In another world, I would have spent this past weekend fighting off sunburn in Indio, California as I hopped from stage to stage to see some of my favorite artists (like Frank Ocean, Megan Thee Stallion, and 100 gecs) perform at Coachella. Instead, I spent it at home, trying to fashion my own makeshift concert while starting the six-month countdown to October 9th, when the influencer-bait music festival was rescheduled to take place. However, after discovering some new information, it seems like I, along with Paul Tollett and the entire Goldenvoice team, may need to start reconsidering our options. In a new report by the New York Times, a panel of experts discussed what "real life" could possibly look like after our current pandemic dies down, leading Zeke Emmanuel, a bioethicist and director of the Healthcare Transformation Institute at the University of Pennsylvania, to posit that "larger gatherings" like conferences, concerts, and sporting events wouldn't be feasible to return until Fall 2021, at the earliest.
To be clear, Emmanuel is not implying that quarantine, in its current state, would persist until then. In fact, Emmanuel suggested that if everything was done correctly (including a national shelter-in-place policy, a normalization of wearing masks outside, and comprehensive testing with real-time results), some of the more stringent restrictions could ease up by this June. But he's also clear to note that "restarting the economy has to be done in stages" in order to prevent infection rates from flaring up again. Unsurprisingly, the aforementioned larger gatherings will be at the bottom of the list — both for reasons of perceived importance (we need to restart essential parts of the economy, above all) and logistics (there is no way to enforce social distancing in these particular settings). As Emmanuel says, "It does have to start with more physical distancing at a work site that allows people who are at lower risk to come back. Certain kinds of construction, or manufacturing or offices, in which you can maintain six-foot distances are more reasonable to start sooner."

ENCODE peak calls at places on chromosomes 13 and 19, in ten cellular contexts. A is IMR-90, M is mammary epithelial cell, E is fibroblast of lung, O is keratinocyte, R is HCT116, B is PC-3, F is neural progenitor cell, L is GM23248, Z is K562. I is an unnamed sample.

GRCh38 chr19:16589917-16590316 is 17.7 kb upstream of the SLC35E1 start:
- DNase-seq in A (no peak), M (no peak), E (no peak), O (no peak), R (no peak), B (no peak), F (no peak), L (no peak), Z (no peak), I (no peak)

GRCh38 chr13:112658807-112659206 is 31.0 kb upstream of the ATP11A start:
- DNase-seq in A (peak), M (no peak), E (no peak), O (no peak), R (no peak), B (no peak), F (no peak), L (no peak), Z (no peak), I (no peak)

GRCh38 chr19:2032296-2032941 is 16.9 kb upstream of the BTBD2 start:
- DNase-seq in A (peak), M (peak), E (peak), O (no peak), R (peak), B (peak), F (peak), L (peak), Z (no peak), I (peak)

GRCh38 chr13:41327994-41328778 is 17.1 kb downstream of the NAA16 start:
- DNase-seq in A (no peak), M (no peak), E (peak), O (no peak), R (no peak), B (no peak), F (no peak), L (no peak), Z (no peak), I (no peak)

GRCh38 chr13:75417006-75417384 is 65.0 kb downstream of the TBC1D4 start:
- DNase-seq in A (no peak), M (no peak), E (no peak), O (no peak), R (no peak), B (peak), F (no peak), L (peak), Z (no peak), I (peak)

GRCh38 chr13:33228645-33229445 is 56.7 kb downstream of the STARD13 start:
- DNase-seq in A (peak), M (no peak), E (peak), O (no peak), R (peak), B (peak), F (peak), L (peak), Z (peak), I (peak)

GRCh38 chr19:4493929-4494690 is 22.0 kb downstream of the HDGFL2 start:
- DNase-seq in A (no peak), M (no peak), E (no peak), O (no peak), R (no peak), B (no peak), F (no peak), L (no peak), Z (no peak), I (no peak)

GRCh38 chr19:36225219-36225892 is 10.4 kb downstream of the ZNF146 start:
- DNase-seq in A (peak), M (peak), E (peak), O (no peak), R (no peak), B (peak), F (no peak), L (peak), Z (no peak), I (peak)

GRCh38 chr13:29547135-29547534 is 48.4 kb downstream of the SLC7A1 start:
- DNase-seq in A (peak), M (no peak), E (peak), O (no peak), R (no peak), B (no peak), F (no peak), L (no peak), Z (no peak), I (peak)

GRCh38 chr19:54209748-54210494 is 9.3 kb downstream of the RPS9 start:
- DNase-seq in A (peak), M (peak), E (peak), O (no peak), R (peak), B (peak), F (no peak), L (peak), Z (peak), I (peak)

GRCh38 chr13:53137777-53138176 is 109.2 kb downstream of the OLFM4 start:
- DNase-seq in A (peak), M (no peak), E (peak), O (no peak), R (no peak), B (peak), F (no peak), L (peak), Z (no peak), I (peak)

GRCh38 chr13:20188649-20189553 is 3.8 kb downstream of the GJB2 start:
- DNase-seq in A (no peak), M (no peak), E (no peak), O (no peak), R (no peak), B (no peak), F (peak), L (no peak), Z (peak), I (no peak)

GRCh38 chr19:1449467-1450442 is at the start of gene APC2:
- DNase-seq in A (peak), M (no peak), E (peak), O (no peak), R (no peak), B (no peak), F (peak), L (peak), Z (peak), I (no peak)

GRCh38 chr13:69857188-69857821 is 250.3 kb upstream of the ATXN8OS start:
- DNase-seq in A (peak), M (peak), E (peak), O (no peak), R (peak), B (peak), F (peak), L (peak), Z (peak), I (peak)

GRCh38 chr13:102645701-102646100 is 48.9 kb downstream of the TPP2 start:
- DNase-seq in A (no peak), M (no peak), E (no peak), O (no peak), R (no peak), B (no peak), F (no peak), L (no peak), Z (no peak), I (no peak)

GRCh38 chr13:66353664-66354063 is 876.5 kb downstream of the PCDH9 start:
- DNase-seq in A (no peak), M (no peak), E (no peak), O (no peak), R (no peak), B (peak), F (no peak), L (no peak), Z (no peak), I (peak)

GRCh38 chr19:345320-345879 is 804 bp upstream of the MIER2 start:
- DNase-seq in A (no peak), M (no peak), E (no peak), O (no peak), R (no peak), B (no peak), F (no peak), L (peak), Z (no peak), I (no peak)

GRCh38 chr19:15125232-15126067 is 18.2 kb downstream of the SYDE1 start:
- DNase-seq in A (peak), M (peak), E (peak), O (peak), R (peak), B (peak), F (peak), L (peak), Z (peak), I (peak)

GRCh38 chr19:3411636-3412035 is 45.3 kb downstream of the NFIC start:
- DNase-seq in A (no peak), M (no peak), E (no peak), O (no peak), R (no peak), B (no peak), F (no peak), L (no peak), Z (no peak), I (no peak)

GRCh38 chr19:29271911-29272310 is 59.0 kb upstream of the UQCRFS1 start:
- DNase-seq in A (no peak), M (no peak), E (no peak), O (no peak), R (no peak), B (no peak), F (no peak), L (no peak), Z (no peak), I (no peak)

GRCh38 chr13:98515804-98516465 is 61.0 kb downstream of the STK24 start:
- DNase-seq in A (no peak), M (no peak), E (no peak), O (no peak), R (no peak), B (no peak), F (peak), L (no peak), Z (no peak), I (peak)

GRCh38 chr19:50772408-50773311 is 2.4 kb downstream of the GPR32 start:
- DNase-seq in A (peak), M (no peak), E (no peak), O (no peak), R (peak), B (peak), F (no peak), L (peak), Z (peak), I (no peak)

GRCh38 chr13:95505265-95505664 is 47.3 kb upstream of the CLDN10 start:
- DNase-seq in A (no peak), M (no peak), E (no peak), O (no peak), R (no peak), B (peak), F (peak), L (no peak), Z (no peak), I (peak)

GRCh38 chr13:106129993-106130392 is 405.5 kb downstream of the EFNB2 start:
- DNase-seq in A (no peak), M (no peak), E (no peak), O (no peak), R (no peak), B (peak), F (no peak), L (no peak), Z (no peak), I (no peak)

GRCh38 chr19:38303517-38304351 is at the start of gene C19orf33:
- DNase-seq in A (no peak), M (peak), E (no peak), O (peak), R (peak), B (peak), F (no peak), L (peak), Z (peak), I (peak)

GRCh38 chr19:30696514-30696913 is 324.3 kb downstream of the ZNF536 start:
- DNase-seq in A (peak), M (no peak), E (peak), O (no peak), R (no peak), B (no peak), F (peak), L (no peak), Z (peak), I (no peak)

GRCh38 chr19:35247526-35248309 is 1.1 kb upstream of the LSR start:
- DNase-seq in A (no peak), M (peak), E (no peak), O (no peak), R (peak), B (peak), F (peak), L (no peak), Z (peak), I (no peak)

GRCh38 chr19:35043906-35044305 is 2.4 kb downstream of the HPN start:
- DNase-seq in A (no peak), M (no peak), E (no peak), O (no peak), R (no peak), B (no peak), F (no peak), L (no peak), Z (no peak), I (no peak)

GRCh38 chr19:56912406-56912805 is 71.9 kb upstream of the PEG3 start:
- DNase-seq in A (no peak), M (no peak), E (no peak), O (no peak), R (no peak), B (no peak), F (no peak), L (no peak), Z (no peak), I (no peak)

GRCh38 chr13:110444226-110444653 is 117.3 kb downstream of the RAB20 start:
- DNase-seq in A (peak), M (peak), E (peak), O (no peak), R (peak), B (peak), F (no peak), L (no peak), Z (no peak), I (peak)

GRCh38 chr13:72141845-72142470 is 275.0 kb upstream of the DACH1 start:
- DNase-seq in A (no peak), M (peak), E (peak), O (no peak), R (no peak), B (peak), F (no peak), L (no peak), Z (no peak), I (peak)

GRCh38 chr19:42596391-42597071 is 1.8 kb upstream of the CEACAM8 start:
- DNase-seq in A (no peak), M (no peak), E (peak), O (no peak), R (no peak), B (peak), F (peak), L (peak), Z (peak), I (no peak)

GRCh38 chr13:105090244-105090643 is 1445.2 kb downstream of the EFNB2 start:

While there will certainly be an effort by people in the event business to get back on track as soon as possible, Emmanuel and the other experts included in the Times panel believe they'll need to wait. With all agreeing that it will take somewhere between 12 and 18 months for researchers to find an adequate vaccine, there is a consensus that the only way to open the economy up before that would be incrementally, lest we risk another spike in infections. The idea that gatherings like concerts and sporting events would be deemed essential enough to risk regressing into our current pandemic state seems ludicrous in turn. Though Emmanuel didn't call out Coachella by name, it was clear that he was pointing to them when he said, "When people say they're going to reschedule this conference or graduation event for October 2020, I have no idea how they think that's a plausible possibility. I think those things will be the last to return. Realistically we're talking fall 2021 at the earliest."
So if you, like me, have been using this time in isolation to accordingly plan your Coachella looks for October weather (which, in reality, isn't too different from April weather in southern California), you might want to think again. Or maybe you don't have to. Just be aware that you might be planning for October 2021 instead.